Montag, 30. Januar 2012

Dear Ethicist

The other day I went to a campaign event, organized by a candidate and a party which never did get my vote and never will. The purpose was to watch a well known politician and his followers with my own eyes, without the filter of TV footage.

I sat in a back seat in the ball room, far away from the podium. But as turnout was low that afternoon, we were asked by a volunteer to please take a forward seat closer to the podium so that the auditorium would look fuller.

I did so with others, but at once realized that I now would no more be a bystander, but a participant of the cause. I even got a button and a bumper sticker from some volunteer next to me.

When the event started, I further became aware that I sat in the midst of an enthusiastic crowd. My biggest concern at that moment was: Should I applaud and even cheer during the speech of the candidate? If staying silent, I would be a spoiler; I would look very bad so close to the podium and everybody would think, who this guy was and whether he was doing opposition research, which in a way was true, although the research was for purely private purposes only.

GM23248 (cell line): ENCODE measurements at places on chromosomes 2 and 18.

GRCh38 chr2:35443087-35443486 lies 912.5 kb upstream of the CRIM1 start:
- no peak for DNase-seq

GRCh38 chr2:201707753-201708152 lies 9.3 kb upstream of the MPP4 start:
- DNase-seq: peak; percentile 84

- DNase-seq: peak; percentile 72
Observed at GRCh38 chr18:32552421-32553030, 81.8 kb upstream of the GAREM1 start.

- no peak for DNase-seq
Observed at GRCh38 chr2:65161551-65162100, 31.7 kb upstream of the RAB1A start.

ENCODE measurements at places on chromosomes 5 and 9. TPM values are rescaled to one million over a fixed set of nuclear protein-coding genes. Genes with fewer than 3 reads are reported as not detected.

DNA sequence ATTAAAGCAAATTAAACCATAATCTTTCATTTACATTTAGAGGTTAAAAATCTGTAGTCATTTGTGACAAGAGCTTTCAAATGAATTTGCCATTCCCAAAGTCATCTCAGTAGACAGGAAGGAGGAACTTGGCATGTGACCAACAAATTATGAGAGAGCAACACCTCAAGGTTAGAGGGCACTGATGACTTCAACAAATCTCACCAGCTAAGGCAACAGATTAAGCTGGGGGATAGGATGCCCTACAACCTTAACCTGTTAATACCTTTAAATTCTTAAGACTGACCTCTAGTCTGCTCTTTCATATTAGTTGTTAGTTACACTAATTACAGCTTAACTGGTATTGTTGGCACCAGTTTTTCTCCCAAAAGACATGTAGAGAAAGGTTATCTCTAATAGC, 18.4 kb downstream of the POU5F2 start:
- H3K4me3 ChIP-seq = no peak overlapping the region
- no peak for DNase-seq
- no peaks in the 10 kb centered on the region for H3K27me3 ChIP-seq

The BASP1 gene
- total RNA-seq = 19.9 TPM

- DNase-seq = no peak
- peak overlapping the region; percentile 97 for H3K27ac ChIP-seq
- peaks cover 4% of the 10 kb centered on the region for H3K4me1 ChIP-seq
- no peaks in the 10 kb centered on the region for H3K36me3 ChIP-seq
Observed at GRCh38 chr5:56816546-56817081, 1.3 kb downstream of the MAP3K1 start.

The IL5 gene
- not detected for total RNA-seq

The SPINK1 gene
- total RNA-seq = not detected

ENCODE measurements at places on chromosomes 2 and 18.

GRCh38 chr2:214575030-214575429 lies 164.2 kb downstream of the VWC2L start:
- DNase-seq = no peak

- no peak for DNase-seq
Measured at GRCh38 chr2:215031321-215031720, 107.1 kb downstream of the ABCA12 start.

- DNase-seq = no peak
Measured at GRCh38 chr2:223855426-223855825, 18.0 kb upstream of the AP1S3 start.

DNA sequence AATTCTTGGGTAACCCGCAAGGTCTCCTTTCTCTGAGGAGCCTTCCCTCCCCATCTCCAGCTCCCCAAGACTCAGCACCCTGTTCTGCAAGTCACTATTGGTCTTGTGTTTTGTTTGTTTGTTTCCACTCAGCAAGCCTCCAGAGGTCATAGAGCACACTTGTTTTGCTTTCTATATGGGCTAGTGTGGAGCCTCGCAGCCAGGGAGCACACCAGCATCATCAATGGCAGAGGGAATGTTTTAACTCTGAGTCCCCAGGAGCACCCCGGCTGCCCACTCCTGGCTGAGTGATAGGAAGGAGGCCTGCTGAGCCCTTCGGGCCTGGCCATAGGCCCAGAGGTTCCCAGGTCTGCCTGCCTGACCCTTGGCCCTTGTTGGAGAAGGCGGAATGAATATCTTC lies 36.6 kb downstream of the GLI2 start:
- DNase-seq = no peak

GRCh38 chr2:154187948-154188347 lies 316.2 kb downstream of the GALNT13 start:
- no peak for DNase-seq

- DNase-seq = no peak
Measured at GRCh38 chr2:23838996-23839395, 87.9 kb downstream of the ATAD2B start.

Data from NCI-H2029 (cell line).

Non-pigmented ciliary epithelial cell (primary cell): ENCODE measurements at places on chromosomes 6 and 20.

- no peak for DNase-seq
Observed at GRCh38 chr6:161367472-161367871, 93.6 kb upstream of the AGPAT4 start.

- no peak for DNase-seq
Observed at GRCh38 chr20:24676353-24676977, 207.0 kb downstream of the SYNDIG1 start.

On the other hand: applauding and clapping hands, all the more enthusiastic cheering, would be a clear betrayal of my deepest political convictions.

Dear Ethicist, what would have been the right thing to do?

I decided to applaud somewhat meagerly and only for lines I could easily approve - like "America is a great country" -, but tried to be silent and not clapping hands too openly on clearly partisan lines.

However, when walking home from the event I felt full of guilt and I thought that maybe I better should not have participated - or left the auditorium when asked to take a seat close to the podium. But on the other hand: getting first hand knowledge of the political process seems a perfectly good reason to take part in a campaign event of the other side...

Thank you for your guidance.
Yours sincerely
Thomas Ruest

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